Pak army chief meets PM Sharif, talk swirls of govt’s exit
Hundreds of anti-government protestors stormed the headquarters of state-owned Pakistan Television on Monday, forcing the channel briefly off air, as fresh clashes erupted and the army gave the government an ultimatum to end the impasse soon. I will neither resign, nor go on leave, says Pak PMUpdated: Sep 02, 2014 23:14 IST
Hundreds of anti-government protestors stormed the headquarters of state-owned Pakistan Television on Monday, forcing the channel briefly off air, as fresh clashes erupted and the army gave the government an ultimatum to end the impasse soon.
Prime minister Nawaz Sharif met with army chief General Raheel Sharif on Monday afternoon but officials who did not want to be identified said no agreement was reached as Sharif refused a proposal by the army chief to step down.
Pakistan has been shaken by weeks of protests led by opposition leader Imran Khan and firebrand cleric Tahir ul-Qadri to bring down Prime Minister Nawaz Sharif’s government. They say last year’s election that swept Sharif to power was rigged.
PTV’s transmission was suspended after the attack but the army flushed out the protesters and secured the headquarters of the state television within hours.
Read: I will neither resign, nor go on leave, says Pakistan PM
But clashes continued in other parts of Islamabad as protesters tried to march on to the prime minister’s house after government offices, including the Pakistan Secretariat, were stormed by supporters of Qadri’s Pakistan Awami Tehreek (PAT) and Khan’s Pakistan Tehreek-e-Insaf (PTI).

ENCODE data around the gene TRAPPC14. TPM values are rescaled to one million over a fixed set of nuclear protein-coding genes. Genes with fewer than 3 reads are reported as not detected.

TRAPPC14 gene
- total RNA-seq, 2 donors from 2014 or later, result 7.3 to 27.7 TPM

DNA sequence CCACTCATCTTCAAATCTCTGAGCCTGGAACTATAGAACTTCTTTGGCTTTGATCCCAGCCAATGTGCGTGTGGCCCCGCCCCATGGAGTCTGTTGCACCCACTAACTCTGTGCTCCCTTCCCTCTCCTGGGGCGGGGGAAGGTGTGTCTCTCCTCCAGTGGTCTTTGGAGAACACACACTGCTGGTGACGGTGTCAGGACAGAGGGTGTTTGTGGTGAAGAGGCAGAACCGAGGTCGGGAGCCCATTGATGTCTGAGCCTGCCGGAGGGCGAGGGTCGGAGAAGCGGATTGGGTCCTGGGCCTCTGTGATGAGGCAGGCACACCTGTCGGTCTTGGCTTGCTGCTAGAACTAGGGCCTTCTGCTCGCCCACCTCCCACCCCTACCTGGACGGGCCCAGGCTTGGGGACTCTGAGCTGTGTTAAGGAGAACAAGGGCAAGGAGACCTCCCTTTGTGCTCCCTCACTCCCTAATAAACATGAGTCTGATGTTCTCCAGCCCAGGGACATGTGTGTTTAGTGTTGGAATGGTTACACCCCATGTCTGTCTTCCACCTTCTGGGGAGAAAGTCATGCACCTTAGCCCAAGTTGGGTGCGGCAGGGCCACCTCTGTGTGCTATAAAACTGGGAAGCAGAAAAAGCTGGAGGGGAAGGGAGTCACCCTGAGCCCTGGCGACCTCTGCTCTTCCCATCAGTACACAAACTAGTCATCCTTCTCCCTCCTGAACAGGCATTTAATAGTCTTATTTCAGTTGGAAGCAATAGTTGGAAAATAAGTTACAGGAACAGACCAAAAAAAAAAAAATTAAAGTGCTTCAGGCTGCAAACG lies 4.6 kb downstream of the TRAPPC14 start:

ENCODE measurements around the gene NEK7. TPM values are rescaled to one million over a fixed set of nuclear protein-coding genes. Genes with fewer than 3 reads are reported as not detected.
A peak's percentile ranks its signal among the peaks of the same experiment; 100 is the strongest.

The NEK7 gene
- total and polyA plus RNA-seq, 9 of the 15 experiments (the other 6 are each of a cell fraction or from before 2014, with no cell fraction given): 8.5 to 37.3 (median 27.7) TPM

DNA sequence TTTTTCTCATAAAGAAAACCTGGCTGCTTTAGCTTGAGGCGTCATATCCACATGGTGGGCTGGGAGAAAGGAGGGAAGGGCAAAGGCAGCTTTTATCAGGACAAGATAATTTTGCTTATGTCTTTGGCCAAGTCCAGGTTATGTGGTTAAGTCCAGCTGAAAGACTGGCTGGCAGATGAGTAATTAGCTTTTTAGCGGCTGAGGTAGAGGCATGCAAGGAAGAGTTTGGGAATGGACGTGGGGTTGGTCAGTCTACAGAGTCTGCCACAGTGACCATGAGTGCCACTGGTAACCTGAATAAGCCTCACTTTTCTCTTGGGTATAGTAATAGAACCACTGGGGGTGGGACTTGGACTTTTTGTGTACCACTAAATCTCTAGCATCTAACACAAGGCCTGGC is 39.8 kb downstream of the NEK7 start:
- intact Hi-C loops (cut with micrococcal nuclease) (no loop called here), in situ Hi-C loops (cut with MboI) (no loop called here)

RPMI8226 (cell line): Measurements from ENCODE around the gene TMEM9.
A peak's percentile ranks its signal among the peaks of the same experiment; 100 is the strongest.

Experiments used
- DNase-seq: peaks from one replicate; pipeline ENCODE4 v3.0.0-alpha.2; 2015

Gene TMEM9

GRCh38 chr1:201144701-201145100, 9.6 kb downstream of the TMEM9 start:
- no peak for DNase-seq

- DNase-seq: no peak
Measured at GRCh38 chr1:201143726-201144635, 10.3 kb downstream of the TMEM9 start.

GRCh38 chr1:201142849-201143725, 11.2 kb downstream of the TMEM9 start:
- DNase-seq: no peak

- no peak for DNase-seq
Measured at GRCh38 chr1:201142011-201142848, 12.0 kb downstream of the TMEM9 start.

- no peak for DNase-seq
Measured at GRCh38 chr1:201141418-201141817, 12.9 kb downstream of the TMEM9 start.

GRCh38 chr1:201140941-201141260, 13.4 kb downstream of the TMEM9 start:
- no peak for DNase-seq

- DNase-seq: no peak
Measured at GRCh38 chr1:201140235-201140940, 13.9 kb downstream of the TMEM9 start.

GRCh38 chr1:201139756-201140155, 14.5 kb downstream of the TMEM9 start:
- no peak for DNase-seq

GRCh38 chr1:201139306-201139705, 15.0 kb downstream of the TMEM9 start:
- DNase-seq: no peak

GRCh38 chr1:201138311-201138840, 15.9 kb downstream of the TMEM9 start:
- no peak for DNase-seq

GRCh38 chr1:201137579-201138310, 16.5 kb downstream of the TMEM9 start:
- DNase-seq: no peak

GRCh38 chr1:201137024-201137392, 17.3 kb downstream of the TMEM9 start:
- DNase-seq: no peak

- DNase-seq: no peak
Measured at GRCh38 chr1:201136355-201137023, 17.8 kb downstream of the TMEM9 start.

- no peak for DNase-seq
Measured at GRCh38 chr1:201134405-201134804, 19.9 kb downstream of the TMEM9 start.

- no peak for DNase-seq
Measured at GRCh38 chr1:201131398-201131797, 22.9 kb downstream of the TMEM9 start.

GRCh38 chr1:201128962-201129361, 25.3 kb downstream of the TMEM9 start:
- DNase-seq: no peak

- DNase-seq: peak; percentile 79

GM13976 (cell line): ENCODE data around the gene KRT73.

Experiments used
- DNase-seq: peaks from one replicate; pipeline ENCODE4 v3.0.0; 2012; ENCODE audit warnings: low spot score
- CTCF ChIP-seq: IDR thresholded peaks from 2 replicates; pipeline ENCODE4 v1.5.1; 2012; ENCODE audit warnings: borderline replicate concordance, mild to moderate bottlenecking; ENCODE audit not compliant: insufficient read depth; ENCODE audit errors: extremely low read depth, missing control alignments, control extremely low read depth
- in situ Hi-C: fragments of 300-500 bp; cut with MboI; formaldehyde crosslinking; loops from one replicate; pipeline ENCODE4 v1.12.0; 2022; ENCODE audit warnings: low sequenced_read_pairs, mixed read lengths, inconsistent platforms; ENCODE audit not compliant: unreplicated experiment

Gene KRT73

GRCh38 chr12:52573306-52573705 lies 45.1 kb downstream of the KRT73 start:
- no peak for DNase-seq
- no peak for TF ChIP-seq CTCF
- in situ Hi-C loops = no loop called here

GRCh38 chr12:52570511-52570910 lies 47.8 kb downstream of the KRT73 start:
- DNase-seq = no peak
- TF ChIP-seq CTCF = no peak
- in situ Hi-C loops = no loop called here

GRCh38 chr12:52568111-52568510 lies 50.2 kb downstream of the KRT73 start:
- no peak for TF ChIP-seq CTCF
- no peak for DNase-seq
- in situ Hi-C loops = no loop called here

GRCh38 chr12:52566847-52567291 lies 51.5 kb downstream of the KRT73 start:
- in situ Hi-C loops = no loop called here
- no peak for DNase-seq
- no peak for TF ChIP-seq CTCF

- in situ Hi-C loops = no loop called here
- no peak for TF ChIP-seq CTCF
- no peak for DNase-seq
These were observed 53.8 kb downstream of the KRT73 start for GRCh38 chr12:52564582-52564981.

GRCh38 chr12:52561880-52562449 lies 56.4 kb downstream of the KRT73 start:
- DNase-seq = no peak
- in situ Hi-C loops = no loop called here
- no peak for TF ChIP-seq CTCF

Earlier, a meeting of corps commanders of the Pakistan army met in the neighbouring garrison city of Rawalpindi where they urged the government to settle the political crisis as soon as possible.
The army commanders urged a non-violent solution to the crisis and hinted the army was committed to playing its part in ensuring security of the state and "would never fall short of meeting national aspirations".
Journalist Mazhar Abbas said the army’s statement was a warning to the government to either resolve the crisis or be ready for military action. "It is a clear cut message to the prime minister," he said.
Pakistan has, in the past, experienced a succession of military coups, and the army is bound to play a key role in how the conflict unfolds but it has not directly intervened so far, apart from meeting the protagonists and calling on them to show restraint.
The president of the PTI, Javed Hashmi, who had earlier distanced himself from Imran Khan on Monday held another press conference in which he alleged that Khan was following a script that has been given to him by the ISI. Hashmi said that Imran Khan was told to follow Tahir ul Qadri and that if he persisted in his protests, elections would be held in December.
Hashmi said that the ISI was engineering the troubles in Islamabad in a bid to put pressure on the Sharif government.
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The possibility of violence looms large in Islamabad as protesters continue to challenge law enforcement agencies. "What we are looking at is a possibility of a large-scale confrontation in the next few days," said Shaikh Rasheed Ahmad, a local politician closely aligned to Khan's PTI.
Political parties continued their meetings on Monday in a bid to find a solution. So far there has been no progress in the discussions.